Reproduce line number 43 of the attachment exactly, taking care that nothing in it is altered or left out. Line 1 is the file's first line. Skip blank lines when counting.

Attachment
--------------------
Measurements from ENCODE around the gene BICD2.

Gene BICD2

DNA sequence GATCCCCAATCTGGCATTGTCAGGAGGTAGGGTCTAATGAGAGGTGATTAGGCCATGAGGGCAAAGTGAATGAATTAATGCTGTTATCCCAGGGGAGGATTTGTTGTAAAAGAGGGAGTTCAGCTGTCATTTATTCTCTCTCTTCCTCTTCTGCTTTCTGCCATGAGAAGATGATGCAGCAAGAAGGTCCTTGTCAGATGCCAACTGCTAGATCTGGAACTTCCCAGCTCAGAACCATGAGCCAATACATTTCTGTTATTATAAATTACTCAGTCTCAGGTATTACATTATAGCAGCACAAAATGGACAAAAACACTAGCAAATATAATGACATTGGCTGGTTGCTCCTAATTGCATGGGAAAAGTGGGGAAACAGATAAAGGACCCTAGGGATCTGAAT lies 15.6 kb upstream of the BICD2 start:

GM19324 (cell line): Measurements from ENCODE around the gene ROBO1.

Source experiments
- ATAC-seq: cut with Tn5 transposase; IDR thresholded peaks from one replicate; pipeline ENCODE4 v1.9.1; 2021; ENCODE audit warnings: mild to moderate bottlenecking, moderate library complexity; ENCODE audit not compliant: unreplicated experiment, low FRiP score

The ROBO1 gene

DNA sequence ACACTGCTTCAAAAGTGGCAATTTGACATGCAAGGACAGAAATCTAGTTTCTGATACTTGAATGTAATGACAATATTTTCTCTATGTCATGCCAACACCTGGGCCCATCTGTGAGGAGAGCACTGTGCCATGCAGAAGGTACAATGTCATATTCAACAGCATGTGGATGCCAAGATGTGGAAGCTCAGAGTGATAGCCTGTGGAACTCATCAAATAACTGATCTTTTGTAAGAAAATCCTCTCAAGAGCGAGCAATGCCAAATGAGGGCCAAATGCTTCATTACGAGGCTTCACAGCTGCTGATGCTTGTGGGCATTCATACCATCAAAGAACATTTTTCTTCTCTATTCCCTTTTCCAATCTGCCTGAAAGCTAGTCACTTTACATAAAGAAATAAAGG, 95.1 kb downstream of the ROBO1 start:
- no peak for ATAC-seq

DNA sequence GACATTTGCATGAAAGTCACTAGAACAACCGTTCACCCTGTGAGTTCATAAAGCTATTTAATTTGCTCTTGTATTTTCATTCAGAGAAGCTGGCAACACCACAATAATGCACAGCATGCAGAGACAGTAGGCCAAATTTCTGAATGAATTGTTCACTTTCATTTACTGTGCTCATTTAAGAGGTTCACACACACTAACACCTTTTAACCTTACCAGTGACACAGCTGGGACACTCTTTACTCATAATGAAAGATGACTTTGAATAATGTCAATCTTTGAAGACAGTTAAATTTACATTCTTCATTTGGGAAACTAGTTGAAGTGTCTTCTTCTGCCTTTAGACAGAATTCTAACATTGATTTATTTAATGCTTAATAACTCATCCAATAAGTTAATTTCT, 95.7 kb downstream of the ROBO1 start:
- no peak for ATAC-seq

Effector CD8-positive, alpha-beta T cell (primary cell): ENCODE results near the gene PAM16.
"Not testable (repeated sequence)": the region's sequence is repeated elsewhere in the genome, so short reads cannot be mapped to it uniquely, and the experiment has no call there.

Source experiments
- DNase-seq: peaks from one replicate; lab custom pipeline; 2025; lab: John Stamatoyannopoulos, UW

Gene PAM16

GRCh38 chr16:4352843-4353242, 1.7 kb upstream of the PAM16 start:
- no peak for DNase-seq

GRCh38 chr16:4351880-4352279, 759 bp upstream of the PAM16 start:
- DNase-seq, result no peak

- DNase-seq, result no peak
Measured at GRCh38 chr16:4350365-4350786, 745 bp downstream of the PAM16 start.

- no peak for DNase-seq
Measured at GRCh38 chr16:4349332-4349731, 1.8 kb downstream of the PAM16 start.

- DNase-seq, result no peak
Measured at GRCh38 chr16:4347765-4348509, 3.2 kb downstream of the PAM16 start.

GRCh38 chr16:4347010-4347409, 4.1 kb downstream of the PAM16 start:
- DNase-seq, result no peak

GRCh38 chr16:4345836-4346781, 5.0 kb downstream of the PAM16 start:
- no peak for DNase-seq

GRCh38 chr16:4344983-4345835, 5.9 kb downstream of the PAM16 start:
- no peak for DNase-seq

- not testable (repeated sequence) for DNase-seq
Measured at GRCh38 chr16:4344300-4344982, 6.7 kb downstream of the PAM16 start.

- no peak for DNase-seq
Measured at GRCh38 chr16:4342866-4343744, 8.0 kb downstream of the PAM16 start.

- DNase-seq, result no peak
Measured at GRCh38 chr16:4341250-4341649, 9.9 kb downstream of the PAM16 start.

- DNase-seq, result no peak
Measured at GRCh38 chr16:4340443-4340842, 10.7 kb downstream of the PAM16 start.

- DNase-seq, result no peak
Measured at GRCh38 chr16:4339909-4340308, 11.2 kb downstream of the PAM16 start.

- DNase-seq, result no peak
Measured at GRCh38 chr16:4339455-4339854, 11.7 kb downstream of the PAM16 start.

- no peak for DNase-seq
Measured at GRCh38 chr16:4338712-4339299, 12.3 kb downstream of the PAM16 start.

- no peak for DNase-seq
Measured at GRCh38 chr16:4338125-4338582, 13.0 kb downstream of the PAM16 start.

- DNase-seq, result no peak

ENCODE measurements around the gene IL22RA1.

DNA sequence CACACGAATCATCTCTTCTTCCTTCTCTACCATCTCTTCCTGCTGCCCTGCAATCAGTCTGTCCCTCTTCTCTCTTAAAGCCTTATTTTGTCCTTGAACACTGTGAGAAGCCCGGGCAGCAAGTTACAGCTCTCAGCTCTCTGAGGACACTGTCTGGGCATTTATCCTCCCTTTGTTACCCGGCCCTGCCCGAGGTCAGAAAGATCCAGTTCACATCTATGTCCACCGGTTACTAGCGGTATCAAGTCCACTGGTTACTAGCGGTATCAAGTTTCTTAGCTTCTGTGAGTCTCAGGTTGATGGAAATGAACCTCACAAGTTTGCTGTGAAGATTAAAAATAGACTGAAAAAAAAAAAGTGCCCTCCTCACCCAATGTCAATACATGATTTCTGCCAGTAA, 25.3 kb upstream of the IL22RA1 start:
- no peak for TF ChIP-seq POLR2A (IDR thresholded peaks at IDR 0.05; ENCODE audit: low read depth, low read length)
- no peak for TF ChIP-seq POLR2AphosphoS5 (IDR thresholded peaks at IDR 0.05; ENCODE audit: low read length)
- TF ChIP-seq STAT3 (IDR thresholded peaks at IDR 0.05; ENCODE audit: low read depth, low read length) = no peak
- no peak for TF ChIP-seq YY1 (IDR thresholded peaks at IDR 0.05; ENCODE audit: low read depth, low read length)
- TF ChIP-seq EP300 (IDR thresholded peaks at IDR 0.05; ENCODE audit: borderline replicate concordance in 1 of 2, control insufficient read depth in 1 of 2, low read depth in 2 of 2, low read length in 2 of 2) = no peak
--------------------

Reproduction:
- DNase-seq, result no peak